I held back, scared witless, while Hugh and Keith hurled insults at me. Colin told them to shut up, so I sat down and straddled the plank and bumped my way toward him. He reached for my hands, pulled me into the fort, and we fell backward amid a chorus of jeers. Then he rolled over and suddenly he was lying on top of me.
His hair flopped forward and tickled my cheek. His eyes were so close I could see yellow flecks among the green. He smiled. So did I. And when he helped me sit up, I could swear his lips brushed the top of my head.
* * *
I take a hot bath, using the last of Mum’s pink bath salts. They’re gritty and they don’t dissolve very well because the water’s not hot enough, so it’s like sitting in sand but without the fun of being at the beach. If I could be bothered, I’d go and get a kettle of hot water, but then Mum would want to know why. So I ignore the grit and lie back with my feet propped on the taps and wonder what it’s like to fall in love.
Is it like Sophie, who’s ecstatic about one boy this week and head over heels about another the week after? Or is it like my parents, who’re so different I can’t begin to imagine why they got married in the first place? Mum bosses Dad around something awful, yet he puts up with it. Sophie reckons it’s because he’s got a girlfriend on the side. I think she’s mad. My father would never do that.
I pull the plug and haul myself out of the tub. It’s summer but the bathroom is cold. I wrap myself in a towel and peer in the mirror. Maybe I’ll cut my hair. Or get a perm. Anything would be better than plaits. Yes, plaits. I’m fifteen and my mother insists on plaits. The only girls my age with hair like this are called Heidi and they’re blond and they live in Switzerland and they know how to yodel.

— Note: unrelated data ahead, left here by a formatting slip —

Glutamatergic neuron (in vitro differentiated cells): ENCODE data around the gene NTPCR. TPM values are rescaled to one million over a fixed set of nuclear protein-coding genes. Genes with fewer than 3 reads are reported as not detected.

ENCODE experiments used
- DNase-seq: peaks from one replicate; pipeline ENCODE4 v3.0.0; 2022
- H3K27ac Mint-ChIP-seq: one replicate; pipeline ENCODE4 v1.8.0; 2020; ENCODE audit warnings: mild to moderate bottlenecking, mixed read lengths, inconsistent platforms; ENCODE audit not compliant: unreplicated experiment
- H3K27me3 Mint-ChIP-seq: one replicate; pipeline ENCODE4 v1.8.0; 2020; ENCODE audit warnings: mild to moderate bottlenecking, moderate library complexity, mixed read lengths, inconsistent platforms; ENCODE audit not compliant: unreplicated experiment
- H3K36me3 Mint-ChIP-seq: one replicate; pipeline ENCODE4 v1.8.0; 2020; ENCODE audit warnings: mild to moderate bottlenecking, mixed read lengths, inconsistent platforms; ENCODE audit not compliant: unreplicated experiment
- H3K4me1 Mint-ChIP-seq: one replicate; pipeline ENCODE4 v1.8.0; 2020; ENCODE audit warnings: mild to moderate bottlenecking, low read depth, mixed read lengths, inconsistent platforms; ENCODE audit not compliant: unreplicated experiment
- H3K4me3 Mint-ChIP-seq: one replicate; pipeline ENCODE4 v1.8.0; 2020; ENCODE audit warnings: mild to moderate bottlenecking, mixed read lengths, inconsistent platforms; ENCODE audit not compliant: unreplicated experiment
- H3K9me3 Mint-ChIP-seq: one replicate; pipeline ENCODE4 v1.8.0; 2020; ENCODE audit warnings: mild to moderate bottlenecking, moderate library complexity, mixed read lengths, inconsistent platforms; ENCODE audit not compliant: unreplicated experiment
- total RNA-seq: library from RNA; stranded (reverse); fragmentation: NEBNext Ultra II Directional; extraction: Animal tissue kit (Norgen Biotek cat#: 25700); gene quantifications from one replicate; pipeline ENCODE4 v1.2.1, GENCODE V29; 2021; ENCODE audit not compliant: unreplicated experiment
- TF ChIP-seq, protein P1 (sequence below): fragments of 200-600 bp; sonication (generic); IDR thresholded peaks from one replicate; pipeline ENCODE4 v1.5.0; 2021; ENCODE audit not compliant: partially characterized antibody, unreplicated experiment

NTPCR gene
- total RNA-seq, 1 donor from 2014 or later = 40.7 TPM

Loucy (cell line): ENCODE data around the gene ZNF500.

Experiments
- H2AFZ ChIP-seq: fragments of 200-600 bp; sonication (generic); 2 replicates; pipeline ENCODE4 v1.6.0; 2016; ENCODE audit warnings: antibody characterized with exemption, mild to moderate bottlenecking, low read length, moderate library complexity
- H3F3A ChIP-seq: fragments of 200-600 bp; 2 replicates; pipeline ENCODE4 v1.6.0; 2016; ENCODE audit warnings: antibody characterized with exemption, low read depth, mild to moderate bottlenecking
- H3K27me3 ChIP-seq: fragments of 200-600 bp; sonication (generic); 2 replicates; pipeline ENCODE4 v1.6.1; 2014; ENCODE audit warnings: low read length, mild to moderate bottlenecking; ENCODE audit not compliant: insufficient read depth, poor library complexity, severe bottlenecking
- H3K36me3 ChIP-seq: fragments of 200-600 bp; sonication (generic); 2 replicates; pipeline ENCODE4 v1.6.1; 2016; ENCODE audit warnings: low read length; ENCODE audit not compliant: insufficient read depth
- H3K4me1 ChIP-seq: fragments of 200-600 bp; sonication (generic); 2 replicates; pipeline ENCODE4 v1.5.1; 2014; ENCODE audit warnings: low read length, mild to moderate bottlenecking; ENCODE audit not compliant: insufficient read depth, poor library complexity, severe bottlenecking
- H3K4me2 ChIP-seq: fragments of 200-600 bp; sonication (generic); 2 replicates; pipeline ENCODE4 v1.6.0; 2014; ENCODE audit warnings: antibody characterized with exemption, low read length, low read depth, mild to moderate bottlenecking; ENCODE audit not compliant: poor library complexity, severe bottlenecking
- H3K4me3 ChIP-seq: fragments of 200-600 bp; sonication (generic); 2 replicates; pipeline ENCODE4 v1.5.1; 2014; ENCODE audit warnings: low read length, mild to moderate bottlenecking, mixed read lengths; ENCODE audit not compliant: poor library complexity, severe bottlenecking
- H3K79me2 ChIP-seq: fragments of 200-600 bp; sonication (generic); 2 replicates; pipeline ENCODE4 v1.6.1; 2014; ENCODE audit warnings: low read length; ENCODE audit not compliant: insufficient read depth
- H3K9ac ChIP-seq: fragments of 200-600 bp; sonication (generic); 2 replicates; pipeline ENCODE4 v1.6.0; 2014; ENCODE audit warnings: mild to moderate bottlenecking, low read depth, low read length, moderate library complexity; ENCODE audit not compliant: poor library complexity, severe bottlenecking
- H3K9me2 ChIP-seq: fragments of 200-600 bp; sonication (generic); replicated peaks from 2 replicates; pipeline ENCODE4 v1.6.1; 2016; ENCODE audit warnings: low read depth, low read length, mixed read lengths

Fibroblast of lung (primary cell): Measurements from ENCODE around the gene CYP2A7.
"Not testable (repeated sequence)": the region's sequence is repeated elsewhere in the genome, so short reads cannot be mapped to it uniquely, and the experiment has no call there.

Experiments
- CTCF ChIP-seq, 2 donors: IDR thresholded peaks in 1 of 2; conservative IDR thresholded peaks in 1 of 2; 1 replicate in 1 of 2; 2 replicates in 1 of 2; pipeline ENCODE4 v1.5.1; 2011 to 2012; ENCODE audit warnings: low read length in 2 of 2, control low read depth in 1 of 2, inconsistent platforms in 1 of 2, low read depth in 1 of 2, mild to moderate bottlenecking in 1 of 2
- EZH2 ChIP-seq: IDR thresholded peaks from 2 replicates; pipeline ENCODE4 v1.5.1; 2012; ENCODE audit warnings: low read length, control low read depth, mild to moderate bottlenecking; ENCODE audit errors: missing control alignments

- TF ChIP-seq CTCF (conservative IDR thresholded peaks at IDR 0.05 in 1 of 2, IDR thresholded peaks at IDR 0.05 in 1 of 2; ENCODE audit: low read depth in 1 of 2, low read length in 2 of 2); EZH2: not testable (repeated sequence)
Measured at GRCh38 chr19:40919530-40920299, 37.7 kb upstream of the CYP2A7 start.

I pick up Mum’s nail scissors and trim off some split ends. I snip a bit more, then chicken out and drop the scissors in the sink. If I really wanted to piss her off, this’d be the way to do it. Cut it all off. Instead, I scoop my hair into a ponytail and secure it with an elastic band.
The door opens.
“Jillian Hunter, how many times have I told you not to wear your hair like that?” Mum snatches the elastic. It snaps and my ponytail falls apart.
“Ouch!” I rub my head.
“Put something on,” she says. “You’re half naked.”
“Mum, I just had a bath.”
I gather up my clothes and slope off to my bedroom.
Oh, God, my bedroom. My mother’s memorial to the Flopsy Bunnies and apple-cheeked girls in long dresses, pantaloons, and poke bonnets. In one corner, Peter Rabbit wages war on Mr McGregor; in another, Mrs Tittlemouse tells Mr Jackson to get lost. Good for her. I wish I was brave enough to say that to my mother. I want Mick Jagger and Paul McCartney on my walls—not bloody Mabel Lucie Attwell and Beatrix Potter. And I want plain, ordinary paint—lavender, blue, yellow—I don’t care, as long as it’s not baby pink.
Dad comes in to wish me goodnight. “Do you need anything?”